Categories: Ancient Greece, Stolen treasures

    An interesting article about smuggling of ancient artifacts out of Italy. See here article from the Guardian.

    Statue of AphroditeGetty Museum knowingly bought archaeological treasures stolen from Italy, investigation claims

    Barbara McMahon in Rome
    Tuesday September 27, 2005

    The Guardian

    The world’s richest art institution knowingly bought scores of archaeological treasures looted from Italy, it has been alleged.Despite being warned as far back as 1985 that dealers were selling stolen goods, the Getty Museum in Los Angeles continued to buy them. The practice continued for so long that, according to the museum’s internal review, almost half the masterpieces in its antiquities collection are likely to have been acquired illegally.

    New evidence of the scale of what Italy is calling “the Getty scandal” emerged yesterday, painting a picture of the fabulously wealthy institution riding roughshod over a ban on taking Italy’s historic treasures out of the country.

    According to the Los Angeles Times, which has obtained hundreds of pages of memos, purchase agreements and correspondence records from the museum in Malibu, high-ranking staff were complicit or simply turned a blind eye to the plundering of the priceless antiquities.The investigation makes several main claims:

    · that Getty officials spent $10.2m (£5.7m) in 1985 to acquire three objects taken from ruins near Naples, despite being warned that the purchase was in clear defiance of Italy’s “cultural patrimony” laws, which state that all artifacts discovered after 1902 are government property;

    · that the museum purchased an ancient urn for $42,000 despite being told that the Italian police were looking for it;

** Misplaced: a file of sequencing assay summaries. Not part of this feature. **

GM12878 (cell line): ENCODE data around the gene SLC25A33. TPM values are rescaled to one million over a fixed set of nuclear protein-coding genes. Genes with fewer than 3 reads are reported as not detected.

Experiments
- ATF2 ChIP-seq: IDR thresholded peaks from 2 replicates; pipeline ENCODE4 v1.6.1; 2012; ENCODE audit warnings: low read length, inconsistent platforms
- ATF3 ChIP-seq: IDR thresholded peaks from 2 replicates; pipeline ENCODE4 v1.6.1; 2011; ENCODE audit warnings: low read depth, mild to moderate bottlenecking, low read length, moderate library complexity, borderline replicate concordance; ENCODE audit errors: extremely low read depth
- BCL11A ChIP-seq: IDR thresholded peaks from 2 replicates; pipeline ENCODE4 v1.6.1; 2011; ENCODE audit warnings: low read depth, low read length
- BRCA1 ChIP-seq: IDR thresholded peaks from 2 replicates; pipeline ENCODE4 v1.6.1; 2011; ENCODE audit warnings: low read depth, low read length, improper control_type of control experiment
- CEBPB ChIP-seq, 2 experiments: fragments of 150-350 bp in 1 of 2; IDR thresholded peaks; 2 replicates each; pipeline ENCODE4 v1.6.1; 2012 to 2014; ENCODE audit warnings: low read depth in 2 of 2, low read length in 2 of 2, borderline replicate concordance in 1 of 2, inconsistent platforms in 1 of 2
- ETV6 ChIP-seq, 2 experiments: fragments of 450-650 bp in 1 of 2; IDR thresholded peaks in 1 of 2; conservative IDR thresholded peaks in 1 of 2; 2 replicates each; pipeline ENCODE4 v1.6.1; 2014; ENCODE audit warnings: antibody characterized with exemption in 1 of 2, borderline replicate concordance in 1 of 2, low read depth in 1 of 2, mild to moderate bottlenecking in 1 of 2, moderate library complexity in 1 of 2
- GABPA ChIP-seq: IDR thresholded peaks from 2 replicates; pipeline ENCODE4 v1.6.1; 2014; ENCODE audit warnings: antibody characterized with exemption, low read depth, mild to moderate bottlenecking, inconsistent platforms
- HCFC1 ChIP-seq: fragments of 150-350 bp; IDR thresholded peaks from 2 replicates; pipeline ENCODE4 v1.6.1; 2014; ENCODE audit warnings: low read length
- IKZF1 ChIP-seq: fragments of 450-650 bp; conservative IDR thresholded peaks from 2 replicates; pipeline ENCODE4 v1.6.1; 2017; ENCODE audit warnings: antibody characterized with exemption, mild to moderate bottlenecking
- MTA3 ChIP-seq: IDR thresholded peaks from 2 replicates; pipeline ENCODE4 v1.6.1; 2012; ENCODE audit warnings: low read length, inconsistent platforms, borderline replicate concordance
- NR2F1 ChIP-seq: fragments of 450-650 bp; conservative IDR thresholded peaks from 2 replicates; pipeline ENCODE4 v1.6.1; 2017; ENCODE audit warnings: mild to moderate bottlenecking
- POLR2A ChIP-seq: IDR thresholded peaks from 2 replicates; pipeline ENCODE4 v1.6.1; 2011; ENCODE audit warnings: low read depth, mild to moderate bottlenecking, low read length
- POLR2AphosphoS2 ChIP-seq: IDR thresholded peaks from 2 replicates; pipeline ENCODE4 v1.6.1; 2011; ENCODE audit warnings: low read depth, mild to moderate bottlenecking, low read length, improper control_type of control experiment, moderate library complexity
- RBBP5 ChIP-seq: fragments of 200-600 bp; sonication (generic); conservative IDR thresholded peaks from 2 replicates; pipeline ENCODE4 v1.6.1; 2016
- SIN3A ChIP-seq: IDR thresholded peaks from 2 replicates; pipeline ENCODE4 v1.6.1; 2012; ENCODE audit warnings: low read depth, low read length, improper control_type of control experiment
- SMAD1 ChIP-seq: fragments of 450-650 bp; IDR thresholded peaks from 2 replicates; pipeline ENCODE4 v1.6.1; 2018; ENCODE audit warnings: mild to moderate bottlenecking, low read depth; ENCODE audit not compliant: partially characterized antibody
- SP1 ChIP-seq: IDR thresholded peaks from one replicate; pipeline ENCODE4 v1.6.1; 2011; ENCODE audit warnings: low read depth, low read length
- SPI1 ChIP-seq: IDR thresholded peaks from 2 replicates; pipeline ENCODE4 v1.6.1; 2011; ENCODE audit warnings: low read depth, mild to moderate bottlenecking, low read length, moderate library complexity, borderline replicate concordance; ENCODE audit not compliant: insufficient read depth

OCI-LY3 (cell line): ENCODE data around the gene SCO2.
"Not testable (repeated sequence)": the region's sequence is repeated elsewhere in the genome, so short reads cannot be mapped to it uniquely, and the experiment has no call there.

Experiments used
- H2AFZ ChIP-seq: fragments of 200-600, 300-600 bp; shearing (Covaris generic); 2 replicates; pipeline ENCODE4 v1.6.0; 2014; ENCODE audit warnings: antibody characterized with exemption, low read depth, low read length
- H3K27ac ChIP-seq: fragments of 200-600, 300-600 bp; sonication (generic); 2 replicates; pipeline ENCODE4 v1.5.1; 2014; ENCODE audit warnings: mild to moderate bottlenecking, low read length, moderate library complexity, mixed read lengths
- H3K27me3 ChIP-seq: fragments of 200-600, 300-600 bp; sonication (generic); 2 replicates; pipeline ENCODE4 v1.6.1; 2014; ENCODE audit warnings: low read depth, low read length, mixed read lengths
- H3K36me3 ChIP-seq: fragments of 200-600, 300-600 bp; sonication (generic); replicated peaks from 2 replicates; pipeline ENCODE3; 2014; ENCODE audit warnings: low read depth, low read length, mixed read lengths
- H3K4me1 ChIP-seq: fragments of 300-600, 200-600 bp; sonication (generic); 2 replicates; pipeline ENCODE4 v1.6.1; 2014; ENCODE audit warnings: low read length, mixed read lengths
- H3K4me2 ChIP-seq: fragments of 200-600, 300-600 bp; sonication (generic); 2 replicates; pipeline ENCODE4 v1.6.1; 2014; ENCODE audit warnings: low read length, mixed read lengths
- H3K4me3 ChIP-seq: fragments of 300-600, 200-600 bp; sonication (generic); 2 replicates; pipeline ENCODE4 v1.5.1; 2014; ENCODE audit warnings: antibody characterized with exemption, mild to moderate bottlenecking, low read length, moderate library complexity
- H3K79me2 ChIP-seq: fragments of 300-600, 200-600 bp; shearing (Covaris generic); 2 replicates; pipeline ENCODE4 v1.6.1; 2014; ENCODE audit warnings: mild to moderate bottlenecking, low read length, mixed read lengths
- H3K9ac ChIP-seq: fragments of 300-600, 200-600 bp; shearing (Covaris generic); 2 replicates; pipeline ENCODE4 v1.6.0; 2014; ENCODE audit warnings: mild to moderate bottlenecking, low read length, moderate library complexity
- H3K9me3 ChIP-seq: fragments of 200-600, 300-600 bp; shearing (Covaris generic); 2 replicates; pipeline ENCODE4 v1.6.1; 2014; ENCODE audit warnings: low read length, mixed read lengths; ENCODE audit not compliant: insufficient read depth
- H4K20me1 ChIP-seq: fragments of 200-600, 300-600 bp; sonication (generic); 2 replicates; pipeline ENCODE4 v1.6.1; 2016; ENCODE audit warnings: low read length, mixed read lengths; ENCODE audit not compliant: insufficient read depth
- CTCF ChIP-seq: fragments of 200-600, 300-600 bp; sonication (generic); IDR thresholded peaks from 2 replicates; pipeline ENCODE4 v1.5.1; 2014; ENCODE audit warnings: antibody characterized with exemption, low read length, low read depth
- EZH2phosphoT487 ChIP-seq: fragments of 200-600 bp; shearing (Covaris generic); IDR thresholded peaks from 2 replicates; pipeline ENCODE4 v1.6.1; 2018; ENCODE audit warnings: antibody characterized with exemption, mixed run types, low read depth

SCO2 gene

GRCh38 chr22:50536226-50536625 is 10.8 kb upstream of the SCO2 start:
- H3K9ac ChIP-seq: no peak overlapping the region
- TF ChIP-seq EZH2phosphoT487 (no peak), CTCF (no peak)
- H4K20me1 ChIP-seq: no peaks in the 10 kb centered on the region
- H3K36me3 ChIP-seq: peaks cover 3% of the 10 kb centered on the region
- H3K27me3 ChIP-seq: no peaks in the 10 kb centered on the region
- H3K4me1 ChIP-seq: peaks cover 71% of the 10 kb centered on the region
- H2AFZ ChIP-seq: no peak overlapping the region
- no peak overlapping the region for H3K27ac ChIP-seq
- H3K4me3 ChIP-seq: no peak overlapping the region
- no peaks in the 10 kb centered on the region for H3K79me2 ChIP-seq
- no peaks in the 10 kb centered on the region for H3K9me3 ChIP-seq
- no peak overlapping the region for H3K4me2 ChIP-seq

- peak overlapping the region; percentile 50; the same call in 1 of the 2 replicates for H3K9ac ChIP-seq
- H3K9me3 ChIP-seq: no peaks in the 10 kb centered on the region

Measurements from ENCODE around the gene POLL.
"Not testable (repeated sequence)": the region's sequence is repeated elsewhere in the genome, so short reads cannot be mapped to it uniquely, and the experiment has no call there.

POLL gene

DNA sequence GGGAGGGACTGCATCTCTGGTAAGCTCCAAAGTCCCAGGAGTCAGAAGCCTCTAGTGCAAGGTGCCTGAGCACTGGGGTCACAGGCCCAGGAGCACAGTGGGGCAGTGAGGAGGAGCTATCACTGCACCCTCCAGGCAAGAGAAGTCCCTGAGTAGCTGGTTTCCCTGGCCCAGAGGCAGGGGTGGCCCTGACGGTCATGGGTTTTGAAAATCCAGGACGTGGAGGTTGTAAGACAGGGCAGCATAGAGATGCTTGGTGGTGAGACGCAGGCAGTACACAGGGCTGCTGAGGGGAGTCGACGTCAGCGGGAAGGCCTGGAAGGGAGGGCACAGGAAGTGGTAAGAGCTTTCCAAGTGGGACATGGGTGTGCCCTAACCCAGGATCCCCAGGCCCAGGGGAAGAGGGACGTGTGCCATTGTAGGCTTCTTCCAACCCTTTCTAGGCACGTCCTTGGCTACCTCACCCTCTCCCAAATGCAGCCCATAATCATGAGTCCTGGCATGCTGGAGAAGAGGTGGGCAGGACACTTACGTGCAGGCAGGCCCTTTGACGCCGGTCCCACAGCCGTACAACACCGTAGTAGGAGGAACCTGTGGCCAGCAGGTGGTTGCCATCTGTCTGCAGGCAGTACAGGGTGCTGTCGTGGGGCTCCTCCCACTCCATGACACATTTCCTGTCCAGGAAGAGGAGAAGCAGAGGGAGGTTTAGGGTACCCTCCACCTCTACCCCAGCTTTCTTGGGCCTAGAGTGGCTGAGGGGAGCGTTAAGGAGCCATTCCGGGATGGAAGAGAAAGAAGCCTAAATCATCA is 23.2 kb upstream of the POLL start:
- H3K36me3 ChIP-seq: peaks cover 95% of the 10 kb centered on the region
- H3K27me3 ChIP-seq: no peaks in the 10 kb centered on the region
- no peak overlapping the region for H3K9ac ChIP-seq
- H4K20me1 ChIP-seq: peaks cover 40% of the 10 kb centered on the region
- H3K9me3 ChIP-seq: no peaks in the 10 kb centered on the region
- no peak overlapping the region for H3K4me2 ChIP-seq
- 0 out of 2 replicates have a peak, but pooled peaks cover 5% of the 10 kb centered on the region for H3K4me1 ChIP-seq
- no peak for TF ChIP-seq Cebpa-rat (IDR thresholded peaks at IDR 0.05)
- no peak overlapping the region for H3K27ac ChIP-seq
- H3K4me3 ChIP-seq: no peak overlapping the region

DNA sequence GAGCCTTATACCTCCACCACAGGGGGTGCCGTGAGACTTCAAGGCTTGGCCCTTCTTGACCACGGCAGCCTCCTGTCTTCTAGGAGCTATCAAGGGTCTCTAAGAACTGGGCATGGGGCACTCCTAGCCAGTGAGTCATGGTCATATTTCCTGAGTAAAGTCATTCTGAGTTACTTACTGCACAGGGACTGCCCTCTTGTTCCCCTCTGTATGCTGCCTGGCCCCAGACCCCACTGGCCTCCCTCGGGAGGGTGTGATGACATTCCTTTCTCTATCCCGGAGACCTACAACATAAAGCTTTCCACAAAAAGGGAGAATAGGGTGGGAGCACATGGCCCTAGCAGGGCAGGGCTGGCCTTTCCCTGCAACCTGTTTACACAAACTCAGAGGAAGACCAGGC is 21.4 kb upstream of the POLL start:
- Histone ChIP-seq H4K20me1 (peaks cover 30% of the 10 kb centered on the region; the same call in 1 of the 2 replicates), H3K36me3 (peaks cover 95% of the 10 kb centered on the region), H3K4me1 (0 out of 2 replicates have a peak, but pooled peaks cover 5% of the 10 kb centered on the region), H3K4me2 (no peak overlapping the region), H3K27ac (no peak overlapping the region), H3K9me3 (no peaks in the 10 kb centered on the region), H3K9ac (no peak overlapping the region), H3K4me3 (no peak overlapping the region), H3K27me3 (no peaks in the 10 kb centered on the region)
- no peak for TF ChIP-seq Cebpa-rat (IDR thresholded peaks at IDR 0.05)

· that it spent $18m in 1988 on a statue of Aphrodite dating back to 400BC which was probably the centrepiece of a Greek temple in southern Italy, even though officials were suspicious of the dealer’s explanation about where it came from.

    The newspaper also prints extracts from the resignation letter in 1986 of an acting curator who talked about problems in the antiquities department and warned that the museum’s “cultural avarice” would some day lead to demands from foreign governments for the return of looted artifacts.

    Italian authorities are demanding the return of 42 objects in the Getty collection that they believe were stolen, including a 5ft marble statue of the Greek god Apollo unearthed in southern Italy and said to be more than 2,000 years old.

    The museum’s own lawyers, however, have found even more examples of artifacts of dubious provenance, according to the report. They counted 82 artworks as being purchases from dealers and galleries under investigation by Italian officials, including 54 of 104 artistic treasures described by the Getty as masterpieces.

    The Getty’s former antiquities curator Marion True and antiquities dealer Robert E Hecht Jnr have been charged by the Italian authorities with conspiring to export illegally excavated treasures. They have denied the charges and a trial is scheduled in Rome in November. Another dealer, Giacomo Medici, received a 10-year prison term but remains free pending an appeal.